Putting blame where it belongs
By Rod Haxton, editor
We aren’t going to win any friends among our peers within the media, but we think it’s important to come clean.
Gov. Sam Brownback and the Kansas Legislature aren’t to blame because their massive tax cut policy has failed to live up to expectations. It’s our fault, and by “our” I mean the media because we haven’t given Brownback’s tax policies enough time to work.
“I think they so desperately want what’s happening in this state to fail that they’re shopping for a factual setting to back that up because it’s working,” Brownback said of his critics in a recent interview on CBN.
During his comments with CBN founder and televangelist Pat Robertson, the Kansas governor continued by claiming that “the left” wants his economic agenda to “fail so bad that they can’t wait for it to and they just want to get me electorally before we get on through this and prove that this is working.”
Guilty as charged. Nothing makes us feel better than to have kids kicked off nutrition programs just so we can score political points.
We’re surprised that former KU football coach Charlie Weis hasn’t been making the rounds on network news claiming that the media - not him - is to blame for his 6-22 record.
“If the media hadn’t been so focused on my losing record I’d have had a lot more success recruiting five-star recruits,” we can imagine him saying.
Brownback undoubtedly has supporters who believe in what he’s saying and that his real live experiment would be working wonders if the media would conveniently go away. Dramatic tax cuts and trickle-down economics will work if the media would just ignore the fact it never has.
It’s been more than 30 years since Reaganomics introduced the idea of trickle-down tax cuts. Congressional Republicans and Republican-controlled state legislatures have been keeping the idea alive in one form or another for more than three decades with the promise that it will work.
We’re still waiting.
If the media would simply disappear, as Governor Sam wishes, here’s what you wouldn’t know:
•In the latest fiscal year, tax cuts were responsible for state revenue nosediving $688 million from the previous year. It was only because of cash reserves that the state was able to spend $329 million more than it received.
•In the upcoming year, it’s projected that the state will spend more than $650 million than it will get in revenue. Only it can’t do that because we no longer have the reserves and state law requires that the state can’t spend money which it doesn’t have.
•According to the Kansas Legislative Research Department, the state could be facing a deficit of more than $1.2 billion in 2018.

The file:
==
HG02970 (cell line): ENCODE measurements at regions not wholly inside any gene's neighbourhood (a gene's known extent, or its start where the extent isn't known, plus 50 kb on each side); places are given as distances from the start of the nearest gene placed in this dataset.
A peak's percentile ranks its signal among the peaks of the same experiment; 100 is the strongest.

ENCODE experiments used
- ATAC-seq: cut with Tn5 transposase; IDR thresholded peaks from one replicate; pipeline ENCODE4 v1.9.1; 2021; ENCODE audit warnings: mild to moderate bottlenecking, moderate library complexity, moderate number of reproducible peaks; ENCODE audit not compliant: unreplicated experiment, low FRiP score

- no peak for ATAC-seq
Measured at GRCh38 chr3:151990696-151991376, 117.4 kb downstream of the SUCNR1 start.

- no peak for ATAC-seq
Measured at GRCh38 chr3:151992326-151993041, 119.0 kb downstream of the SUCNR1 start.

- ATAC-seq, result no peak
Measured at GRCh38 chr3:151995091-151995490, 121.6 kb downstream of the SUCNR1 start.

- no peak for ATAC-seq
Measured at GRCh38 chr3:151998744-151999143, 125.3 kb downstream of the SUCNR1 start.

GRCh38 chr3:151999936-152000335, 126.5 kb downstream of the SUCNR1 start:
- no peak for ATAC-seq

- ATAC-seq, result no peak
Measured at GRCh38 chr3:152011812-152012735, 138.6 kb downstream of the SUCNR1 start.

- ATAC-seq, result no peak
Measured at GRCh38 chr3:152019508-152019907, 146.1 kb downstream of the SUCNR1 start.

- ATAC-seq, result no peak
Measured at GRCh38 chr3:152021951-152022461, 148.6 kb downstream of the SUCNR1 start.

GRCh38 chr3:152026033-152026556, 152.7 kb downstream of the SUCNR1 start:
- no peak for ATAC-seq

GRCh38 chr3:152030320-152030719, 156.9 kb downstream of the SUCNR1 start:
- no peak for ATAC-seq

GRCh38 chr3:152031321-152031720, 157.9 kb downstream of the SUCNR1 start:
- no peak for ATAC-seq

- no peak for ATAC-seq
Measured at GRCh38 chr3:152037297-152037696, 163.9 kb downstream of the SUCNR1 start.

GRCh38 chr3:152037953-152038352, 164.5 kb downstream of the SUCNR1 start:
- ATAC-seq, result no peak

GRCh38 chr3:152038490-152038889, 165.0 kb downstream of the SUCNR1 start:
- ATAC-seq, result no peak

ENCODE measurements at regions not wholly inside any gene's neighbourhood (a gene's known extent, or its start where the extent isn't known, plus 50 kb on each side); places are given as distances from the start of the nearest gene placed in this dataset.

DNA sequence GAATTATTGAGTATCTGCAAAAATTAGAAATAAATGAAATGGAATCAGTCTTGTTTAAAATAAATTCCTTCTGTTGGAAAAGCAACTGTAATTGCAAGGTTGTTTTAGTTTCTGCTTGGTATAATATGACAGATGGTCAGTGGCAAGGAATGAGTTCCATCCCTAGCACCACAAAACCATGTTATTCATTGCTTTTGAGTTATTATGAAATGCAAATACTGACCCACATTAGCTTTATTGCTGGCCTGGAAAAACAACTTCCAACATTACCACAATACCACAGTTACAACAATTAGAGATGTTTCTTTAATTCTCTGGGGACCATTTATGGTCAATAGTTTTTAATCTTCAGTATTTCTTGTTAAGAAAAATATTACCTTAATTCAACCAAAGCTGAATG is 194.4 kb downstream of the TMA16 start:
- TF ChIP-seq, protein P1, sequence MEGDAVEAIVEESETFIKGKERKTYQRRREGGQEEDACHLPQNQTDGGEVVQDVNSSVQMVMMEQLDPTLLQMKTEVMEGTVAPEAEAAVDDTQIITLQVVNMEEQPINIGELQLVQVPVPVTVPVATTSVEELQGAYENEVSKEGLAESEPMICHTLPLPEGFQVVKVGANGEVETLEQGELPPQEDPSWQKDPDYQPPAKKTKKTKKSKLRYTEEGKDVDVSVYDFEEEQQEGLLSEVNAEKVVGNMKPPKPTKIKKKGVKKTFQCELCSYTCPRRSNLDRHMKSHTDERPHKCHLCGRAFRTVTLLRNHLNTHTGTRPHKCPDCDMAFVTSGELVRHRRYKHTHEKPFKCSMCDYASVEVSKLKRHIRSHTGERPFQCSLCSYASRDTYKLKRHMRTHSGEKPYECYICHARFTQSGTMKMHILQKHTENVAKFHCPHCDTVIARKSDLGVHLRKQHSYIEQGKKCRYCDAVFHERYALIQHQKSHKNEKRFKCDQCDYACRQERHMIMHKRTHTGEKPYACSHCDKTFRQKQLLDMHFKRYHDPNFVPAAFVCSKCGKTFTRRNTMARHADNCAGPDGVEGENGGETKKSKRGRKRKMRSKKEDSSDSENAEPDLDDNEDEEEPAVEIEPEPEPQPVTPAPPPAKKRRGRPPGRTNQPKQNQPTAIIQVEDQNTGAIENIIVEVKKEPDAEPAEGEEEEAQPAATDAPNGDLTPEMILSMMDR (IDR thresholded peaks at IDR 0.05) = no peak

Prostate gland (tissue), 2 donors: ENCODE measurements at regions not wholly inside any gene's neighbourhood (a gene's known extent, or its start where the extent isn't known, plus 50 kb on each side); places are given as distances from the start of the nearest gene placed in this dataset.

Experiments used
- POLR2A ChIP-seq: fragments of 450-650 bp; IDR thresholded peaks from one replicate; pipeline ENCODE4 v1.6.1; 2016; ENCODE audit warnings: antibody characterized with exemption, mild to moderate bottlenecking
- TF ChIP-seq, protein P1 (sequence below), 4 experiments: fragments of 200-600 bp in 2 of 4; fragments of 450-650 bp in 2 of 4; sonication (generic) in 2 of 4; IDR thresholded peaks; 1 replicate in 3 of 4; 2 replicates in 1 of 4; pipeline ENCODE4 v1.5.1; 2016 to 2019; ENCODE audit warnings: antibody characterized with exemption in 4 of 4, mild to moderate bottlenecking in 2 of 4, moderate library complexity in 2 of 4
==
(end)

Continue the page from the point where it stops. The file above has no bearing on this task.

•Public education in Kansas is already suffering with a steady decline in basic state aid that has cost individual school districts millions of dollars over the last four years. The result has been staff cuts and larger class sizes while bringing about what some are calling “forced consolidation.”
But that’s not all.
According to data compiled by school superintendents within the Southwest Plains Regional Service Center (of which the Scott County district is a member) property taxes have increased an average of 7.9% to offset the loss of state aid. This is in addition to increased student fees.
The 36 school districts within the service center have had to offset lost state aid with property tax increases amounting to $100 million between 2009-13.
Blame that on the liberal media. And while you’re at it, blame the media for the millions of dollars in state money that has been cut from Head Start, early child education and child nutrition programs in Kansas.
And yet Brownback says the problem isn’t the policy, it’s our lack of patience.
If that were the case, then job and business growth numbers in Kansas would offer a rosy picture of prosperity on the horizon. That doesn’t appear to be the case.
Kansas’ gross domestic product (GDP) grew 1.9 percent in 2013. Now, we may not understand all the numbers that go into the GDP, but here’s what you should know. That’s half the rate of Colorado’s growth and trails Oklahoma’s 4.2 percent.
Kansas also trailed the growth rate in North Dakota, South Dakota, Nebraska and Iowa.
Those states didn’t implement a massive tax cut program. Or maybe those states are doing better, suggests Brownback, because their economies aren’t being undermined by the liberal media.
There’s also the little matter of the “liberal” investment firms Standard and Poor’s and Moody’s each downgrading the state’s bond rating because they put politics ahead of patience. That’s how financial firms operate.
As a member of the media, we apologize to Governor Sam for our “we can’t wait for you to fail” philosophy.
When young children are pushed out of nutrition programs, when the poor are denied health care because the state won’t pay for Medicaid expansion, when Kansas teachers can’t get pay raises, when students are put into crowded classrooms and when the state’s infrastructure needs are put on hold because of state budget cuts, there’s only one thing you can say.
And ignore us naysayers in the media. We’re the reason this grand experiment is failing.
Rod Haxton can be reached at firstname.lastname@example.org
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